In a press conference last week, U.S. Secretary of State Hillary Clinton claimed that the agreement with Colombia will not affect other countries in the region. "This is about the bilateral cooperation between the United States and Colombia regarding security matters within Colombia," including "drug traffickers, terrorists, and other illegal armed groups," she said.

"The agreement does not create U.S. bases in Colombia. It does provide the United States access to Colombian bases, but command and control, administration, and security will be Colombia's responsibility," Clinton continued.

In response, Chavez said the main issue is not who will administer the bases, rather that that U.S. plans to use Colombia as its base to expand covert intelligence operations across the region.

"Now they say they aren't bases… but really it is all of Colombia that they are converting into one base… the gringo [US] military personnel are going to be authorized to operate in any part of Colombia. They say they will ask for permission and limit their operations to Colombian territory. That's a lie, who's going to believe that story?" said Chavez.

Meanwhile, Brazil has drawn up a special military plan to defend its vast natural resources, according to its Defense Minister, Nelson Jobim. As part of the plan, France will assist Brazil in constructing a nuclear-powered submarine to patrol the oil reserves off the Brazilian coast, said Jobim.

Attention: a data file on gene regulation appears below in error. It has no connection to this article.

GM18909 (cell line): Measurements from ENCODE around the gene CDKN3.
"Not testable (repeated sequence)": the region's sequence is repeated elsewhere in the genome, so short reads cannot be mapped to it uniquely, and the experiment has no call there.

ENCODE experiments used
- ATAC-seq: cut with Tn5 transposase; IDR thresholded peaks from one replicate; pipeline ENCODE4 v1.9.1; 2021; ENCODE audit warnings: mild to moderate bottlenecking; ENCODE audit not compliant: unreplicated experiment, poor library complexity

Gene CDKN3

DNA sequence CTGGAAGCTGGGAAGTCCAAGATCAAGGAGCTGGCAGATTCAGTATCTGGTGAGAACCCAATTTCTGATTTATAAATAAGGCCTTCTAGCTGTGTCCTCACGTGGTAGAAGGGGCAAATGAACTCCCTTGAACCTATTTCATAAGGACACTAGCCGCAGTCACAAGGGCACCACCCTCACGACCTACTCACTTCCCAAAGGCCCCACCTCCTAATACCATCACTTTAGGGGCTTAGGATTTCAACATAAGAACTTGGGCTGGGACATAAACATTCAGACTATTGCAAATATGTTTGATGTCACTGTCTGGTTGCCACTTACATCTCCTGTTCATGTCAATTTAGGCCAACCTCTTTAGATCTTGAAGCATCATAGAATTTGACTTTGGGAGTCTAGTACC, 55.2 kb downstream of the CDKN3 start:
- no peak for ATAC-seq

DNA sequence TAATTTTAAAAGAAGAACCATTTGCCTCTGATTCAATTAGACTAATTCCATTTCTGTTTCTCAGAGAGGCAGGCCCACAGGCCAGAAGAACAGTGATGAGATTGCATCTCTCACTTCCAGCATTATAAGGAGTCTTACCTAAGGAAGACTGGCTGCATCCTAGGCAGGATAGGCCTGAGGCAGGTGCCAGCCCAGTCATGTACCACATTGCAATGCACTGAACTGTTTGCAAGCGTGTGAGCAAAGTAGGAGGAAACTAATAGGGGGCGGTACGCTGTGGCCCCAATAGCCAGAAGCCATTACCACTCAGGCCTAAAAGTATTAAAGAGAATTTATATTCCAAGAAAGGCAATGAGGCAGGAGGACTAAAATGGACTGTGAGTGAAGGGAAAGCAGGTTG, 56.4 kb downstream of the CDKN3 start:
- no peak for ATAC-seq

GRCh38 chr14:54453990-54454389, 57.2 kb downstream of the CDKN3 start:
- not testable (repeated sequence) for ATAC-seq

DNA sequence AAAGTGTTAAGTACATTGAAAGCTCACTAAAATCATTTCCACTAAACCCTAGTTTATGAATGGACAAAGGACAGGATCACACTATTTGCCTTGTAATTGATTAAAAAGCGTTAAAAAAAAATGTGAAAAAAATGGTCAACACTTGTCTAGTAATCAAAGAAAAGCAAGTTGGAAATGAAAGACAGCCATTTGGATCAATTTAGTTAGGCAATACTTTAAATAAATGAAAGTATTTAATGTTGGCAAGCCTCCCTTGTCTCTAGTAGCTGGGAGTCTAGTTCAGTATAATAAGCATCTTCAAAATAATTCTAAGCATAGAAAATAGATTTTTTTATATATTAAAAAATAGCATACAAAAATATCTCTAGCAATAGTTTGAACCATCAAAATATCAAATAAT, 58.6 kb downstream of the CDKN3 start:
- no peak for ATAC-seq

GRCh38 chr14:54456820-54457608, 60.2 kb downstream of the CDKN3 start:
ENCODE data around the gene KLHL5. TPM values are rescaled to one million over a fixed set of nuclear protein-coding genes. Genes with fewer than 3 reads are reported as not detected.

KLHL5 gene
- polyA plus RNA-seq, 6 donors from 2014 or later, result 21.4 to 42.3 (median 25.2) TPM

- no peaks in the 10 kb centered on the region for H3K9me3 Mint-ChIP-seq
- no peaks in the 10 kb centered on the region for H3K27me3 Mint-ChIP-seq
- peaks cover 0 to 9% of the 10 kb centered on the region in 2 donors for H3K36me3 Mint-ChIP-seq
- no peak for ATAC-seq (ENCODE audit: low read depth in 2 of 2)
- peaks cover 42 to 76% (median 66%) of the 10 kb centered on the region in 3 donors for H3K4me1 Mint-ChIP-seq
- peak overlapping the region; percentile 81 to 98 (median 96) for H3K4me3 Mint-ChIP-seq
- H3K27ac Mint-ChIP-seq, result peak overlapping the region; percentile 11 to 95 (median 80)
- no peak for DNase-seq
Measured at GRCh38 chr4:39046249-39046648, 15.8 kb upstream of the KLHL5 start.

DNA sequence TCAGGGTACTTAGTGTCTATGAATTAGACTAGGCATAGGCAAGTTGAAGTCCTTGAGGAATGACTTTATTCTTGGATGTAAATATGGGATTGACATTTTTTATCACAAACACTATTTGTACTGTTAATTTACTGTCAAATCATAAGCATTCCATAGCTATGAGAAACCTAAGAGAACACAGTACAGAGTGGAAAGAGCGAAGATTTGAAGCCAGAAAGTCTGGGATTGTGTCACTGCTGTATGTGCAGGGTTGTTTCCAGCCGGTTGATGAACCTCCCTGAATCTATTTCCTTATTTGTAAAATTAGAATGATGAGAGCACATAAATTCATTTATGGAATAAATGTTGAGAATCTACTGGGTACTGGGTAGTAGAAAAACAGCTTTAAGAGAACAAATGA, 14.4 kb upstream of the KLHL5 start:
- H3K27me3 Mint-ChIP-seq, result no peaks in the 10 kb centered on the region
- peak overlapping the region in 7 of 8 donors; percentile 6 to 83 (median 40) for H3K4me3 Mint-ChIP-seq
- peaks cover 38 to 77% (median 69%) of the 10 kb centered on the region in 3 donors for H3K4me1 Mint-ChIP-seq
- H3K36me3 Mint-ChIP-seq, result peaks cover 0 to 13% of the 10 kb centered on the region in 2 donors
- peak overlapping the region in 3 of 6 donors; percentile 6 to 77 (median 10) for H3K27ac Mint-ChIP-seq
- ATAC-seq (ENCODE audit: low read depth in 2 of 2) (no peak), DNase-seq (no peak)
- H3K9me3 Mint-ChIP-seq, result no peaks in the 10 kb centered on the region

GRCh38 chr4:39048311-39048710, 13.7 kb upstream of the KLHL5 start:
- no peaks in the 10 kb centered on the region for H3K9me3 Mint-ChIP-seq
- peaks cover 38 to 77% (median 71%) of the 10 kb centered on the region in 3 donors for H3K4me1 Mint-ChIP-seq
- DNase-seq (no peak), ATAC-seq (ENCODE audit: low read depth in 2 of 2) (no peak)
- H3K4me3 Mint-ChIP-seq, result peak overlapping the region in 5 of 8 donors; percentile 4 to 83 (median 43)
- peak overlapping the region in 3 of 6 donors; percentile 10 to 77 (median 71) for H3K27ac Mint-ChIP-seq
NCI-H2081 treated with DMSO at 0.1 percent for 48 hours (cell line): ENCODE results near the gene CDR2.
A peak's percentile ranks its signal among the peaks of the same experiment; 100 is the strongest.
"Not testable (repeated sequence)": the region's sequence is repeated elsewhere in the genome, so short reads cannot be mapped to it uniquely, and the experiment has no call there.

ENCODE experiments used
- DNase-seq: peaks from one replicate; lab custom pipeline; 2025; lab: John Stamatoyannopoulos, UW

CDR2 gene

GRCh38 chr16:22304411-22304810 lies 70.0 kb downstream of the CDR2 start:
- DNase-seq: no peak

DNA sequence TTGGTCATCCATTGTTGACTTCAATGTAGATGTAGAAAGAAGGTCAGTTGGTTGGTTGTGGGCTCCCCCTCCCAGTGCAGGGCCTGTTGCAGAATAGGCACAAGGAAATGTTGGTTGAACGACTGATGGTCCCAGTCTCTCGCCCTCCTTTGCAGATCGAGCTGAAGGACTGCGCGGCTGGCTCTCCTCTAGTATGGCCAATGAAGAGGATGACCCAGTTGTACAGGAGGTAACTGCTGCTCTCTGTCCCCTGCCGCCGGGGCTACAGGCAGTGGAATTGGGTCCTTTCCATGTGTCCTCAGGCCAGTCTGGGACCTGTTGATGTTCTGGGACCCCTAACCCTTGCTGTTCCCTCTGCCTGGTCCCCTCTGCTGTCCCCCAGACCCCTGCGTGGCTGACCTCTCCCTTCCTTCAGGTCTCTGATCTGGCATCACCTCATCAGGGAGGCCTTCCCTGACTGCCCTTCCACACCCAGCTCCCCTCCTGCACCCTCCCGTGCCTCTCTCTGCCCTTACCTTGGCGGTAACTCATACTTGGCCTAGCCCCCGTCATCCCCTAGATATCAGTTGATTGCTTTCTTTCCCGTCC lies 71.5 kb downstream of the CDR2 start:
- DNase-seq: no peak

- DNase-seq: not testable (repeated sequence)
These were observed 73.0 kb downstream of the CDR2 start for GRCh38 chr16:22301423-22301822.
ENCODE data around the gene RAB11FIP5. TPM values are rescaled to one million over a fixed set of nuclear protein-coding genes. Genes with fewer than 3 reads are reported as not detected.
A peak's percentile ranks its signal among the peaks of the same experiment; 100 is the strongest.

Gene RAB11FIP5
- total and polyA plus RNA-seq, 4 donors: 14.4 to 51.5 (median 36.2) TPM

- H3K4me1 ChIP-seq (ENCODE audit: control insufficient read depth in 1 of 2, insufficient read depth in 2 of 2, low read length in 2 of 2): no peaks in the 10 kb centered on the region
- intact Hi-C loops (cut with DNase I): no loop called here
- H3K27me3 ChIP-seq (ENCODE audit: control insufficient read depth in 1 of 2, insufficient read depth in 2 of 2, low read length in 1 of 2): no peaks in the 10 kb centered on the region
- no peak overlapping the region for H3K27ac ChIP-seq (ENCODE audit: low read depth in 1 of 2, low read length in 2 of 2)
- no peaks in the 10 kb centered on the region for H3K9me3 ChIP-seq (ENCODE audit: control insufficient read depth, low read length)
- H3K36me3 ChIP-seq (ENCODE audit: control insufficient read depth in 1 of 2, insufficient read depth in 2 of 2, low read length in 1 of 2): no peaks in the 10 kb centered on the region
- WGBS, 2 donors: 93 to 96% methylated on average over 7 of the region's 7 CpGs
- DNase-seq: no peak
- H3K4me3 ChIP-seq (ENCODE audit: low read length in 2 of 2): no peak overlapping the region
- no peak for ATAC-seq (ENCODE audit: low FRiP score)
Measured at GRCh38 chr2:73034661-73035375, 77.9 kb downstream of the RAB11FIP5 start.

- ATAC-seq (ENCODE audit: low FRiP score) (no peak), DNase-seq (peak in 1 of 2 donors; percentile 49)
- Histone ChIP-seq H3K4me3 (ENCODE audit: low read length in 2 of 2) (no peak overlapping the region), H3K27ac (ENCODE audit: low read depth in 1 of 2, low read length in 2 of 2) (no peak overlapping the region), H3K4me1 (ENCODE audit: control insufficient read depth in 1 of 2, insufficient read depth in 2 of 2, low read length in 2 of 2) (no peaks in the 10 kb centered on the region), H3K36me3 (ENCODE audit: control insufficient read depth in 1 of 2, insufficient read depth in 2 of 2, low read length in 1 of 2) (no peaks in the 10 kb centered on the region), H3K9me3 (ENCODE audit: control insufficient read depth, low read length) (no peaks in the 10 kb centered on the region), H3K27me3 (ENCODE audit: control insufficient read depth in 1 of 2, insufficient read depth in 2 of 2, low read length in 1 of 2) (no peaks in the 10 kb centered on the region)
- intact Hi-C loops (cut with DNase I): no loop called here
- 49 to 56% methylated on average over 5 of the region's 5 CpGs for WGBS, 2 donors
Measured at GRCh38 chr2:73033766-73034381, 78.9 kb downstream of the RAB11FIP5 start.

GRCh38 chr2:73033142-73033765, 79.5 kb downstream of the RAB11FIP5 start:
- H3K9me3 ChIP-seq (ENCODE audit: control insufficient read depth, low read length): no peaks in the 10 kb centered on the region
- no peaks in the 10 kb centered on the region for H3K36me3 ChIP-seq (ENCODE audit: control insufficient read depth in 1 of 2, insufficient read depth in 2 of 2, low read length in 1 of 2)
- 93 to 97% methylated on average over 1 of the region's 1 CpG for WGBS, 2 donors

Jobim also stated publicly that he had spoken with General James Jones, a national security adviser to U.S. President Barack Obama, about the U.S. military presence in Colombia. "I told him that we must not forget that we are in a sensitive continent and that this type of thing must be explained and discussed beforehand, not carried out in a unilateral manner," said Jobim. "What we hope for is stability in the region, respecting the individual ideological options that the diverse countries may have."

Venezuelan Foreign Relations Minister Nicolas Maduro proposed the organization of "Peace Bases" in Venezuela and across the region. The bases "should be centers for the debate of ideas about the Latin American situation and to reject violence and the installation of U.S. military components in South American territory," said Maduro.

Regarding the UNASUR summit, Maduro said, "Venezuela has a very clear position and in this presidential summit, we seek important conclusions which allow the justification of our peace initiative, and that the North American military bases begin a process of reversion on the continent."

Maduro's idea was echoed by U.S. linguist, author, and activist Noam Chomsky. Chomsky met with President Chavez in Caracas on Monday and spoke on national television of the need for a regional agreement not to allow foreign military presence. "Venezuela can help to advance this proposal, but it cannot do it alone," he said.

The U.S.'s military buildup in Colombia "is only part of a much broader effort to restore Washington's capacity for intervention," said Chomsky. He mentioned that the U.S. has already supported three coups d'etat in Latin America this century, first in Venezuela in 2002, then Haiti in 2004, and currently Honduras. 

Chomsky urged Venezuela to continue its efforts at progressive political changes. "The transformations that Venezuela is making toward the creation of another socio-economic model could have a global impact if these projects are successfully carried out," he said.